• 06/21/2013 04:20am

    Dog eating grass is mostly associated with there puking habits. Sometimes when the dog engulfs any foreign substance which may cause irritation in there bowel movement, they occasionally do that to get rid of that.

  • Dogs eating grass
    02/28/2015 09:47am

    Dogs eat grass for chlorophyll. However, the roughage of grass being not tolerated by their stomachs they vomit the same. Chlorophyll is good for arthritis, heart, colon, etc. and maybe acquired from some amounts of barely powder. Read this at www.yourolddog.com

  • Grass no problem
    05/22/2015 03:05am

    Well I have two 180lbs golden retrivers and grass the least of my problems. No cat box is safe. My dogs cannot pass a horse pen without tasting what the horses left behind' Explain that!

  • 08/01/2016 10:25pm

    Dogs will be dogs, my one dog has yet to meet poop she can resist. Although I've read that they are missing some nutrients.I dunno. I feed them the best quality food I can find and tons of veggies, they love broccoli, tomatoes, lettuce (lettuce? seriously dog?) and various other things - I'm careful what I give them but she still will snack on the cat box and any other pile she finds...

  • Special case: Poodle
    07/25/2016 12:02am

    I'm pretty sure that the reason that one of my standard poodles, Storm, eats grass is that she's seen photos of herself and mirror reflections, and is fairly certain that she's a sheep.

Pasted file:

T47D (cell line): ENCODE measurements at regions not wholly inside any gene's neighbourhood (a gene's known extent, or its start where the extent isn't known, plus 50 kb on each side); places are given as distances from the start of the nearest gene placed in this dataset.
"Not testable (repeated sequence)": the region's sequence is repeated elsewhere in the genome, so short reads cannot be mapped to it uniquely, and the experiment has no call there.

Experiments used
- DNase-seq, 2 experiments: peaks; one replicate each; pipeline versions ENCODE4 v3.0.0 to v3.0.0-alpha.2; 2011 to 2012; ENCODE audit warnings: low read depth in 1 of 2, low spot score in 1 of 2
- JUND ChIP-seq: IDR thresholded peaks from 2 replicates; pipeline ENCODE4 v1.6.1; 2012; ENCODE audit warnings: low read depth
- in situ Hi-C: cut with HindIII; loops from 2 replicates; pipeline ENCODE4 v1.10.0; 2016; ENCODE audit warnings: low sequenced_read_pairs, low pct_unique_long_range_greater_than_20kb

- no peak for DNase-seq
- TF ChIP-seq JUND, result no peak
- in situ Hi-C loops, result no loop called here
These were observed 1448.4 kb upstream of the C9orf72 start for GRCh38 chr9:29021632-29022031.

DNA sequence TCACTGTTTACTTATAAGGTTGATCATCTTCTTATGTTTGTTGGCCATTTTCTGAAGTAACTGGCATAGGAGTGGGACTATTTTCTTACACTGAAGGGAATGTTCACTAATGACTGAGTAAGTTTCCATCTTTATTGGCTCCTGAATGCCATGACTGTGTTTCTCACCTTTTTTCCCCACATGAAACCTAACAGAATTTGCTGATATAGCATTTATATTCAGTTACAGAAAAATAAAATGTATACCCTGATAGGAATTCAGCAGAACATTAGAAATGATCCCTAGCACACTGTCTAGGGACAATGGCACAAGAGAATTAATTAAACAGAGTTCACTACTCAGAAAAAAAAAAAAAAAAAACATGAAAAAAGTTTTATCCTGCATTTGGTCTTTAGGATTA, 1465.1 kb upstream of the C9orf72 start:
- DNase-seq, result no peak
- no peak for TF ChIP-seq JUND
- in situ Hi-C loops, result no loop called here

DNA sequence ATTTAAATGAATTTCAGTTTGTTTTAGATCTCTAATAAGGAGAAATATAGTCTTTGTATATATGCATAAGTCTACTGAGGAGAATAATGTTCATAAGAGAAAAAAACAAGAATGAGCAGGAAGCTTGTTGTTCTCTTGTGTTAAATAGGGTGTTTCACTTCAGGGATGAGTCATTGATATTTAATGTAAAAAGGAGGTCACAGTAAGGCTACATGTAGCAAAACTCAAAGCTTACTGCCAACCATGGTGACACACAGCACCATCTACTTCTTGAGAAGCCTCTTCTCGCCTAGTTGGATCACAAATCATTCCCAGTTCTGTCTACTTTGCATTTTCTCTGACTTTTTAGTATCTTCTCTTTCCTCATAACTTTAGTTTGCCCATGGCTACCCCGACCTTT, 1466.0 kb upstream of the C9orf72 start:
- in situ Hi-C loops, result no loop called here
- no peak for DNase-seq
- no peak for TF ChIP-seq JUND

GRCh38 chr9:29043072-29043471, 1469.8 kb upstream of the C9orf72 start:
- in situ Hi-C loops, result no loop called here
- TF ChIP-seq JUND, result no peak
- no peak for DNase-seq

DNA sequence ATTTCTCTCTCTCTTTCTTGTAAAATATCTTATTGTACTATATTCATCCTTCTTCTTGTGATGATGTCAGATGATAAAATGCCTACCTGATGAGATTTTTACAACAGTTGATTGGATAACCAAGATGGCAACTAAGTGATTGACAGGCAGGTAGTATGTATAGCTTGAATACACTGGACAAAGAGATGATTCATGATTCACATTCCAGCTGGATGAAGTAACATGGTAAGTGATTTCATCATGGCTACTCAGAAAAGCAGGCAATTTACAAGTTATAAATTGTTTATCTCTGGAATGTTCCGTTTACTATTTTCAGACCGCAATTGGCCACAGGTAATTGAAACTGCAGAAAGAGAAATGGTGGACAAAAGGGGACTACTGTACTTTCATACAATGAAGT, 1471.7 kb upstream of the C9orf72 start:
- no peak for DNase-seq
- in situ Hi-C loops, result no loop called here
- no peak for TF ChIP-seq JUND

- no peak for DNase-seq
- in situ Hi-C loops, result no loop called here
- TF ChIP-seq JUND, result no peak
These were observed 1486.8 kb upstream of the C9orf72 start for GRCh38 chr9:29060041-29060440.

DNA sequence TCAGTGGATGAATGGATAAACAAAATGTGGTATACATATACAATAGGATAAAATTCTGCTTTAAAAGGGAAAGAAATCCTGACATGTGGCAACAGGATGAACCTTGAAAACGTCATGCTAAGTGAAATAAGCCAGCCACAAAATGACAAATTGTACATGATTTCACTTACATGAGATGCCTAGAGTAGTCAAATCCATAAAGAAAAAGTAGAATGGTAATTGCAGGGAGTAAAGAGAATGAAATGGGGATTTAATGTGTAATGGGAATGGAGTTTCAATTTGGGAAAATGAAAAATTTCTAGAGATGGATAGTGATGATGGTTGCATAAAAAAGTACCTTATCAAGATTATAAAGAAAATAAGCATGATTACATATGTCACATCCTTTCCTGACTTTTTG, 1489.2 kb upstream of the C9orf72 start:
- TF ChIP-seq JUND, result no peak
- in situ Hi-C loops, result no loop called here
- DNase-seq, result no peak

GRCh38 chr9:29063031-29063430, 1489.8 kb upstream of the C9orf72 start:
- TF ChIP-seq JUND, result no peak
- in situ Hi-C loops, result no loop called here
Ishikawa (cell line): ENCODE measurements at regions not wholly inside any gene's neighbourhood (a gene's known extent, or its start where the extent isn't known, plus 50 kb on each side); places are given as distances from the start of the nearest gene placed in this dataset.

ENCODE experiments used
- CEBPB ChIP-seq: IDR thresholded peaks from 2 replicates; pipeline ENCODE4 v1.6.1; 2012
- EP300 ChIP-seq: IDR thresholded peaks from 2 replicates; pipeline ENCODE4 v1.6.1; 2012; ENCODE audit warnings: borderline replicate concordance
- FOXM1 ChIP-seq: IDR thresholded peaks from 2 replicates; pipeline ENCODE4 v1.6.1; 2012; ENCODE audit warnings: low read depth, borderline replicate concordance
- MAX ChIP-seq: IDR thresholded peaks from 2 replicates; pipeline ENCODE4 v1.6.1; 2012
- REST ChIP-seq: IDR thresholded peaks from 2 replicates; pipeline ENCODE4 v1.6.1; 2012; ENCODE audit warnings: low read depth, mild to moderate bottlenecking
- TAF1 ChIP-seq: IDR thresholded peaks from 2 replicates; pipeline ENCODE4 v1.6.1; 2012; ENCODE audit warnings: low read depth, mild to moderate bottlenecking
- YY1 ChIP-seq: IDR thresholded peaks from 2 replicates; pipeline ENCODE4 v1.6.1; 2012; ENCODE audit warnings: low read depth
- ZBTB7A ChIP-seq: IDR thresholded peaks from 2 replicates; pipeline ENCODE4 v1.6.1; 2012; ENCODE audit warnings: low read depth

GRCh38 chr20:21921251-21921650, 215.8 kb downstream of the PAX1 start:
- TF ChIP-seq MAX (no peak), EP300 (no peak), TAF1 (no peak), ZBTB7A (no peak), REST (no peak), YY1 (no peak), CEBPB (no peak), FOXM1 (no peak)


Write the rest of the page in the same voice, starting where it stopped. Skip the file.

• 08/01/2016 10:21pm

    LOL my dog eats grass and while he hardly looks like a sheep (more like a fox) that's as good a reason as any!

  • Eating Grass
    08/22/2016 08:28pm

    My dog has food allergies... ie: Anything that has feathers. Thus, I read every ingredient in her kibble and canned food. I was told years ago about dogs using grass to vomit and settle upset stomachs. However, my dog has never vomitted after eating grass. Ever. She goes through stages of not only eating standing grass, but she loves the big clumps of mowed grass...and sometimes, the more ..hmmm moldy or furmented it is, the better she likes it. She also loves eating cat poop. Fresh stuff gives her the runs and upset stomach.. hard stuff does not. I try to make sure she does not eat the cat poop, but I'm unsure why she eats the hunks of grass. Any thoughts? The food I give her has a lot of natural items in it... sweet potatoes, rice, veggies, no wheat or corn, etc. and fish or beef or pork. The grass does not seem to interfer (runs or stop up) her bowl movements. She also has a lot of enviromental allergies, but as a scent hunter, her nose is always to the ground. At $300-400 a pop to test for exactly what enviromental allergies she has, I have never had her tested. On a fixed income. And for most of the enviromental allergies, they can't do anything anyway, so what is the purpose of the test. Oh, FYI.. I have allergies myself. Throat closing results to corn & it's 13 by products, a lot of chemicals, some medicines, walnuts, strawberries and the list goes on. I am very good about reading every ingredient in my food and my dogs. (she is a rescue dog... Crocker and Wirehaired Pointing Griffin). She is on steriods for the food allergies. We've tried other allergy mediciations, but none work as well as steriods. And those special hyper allergicitc foods you get from the vets... she is allergic to those. With in 3 days of eating it, she is butt skooting all over the house. Take her off of them and within 3 days, she is just fine. That is why I have her on natural dog foods.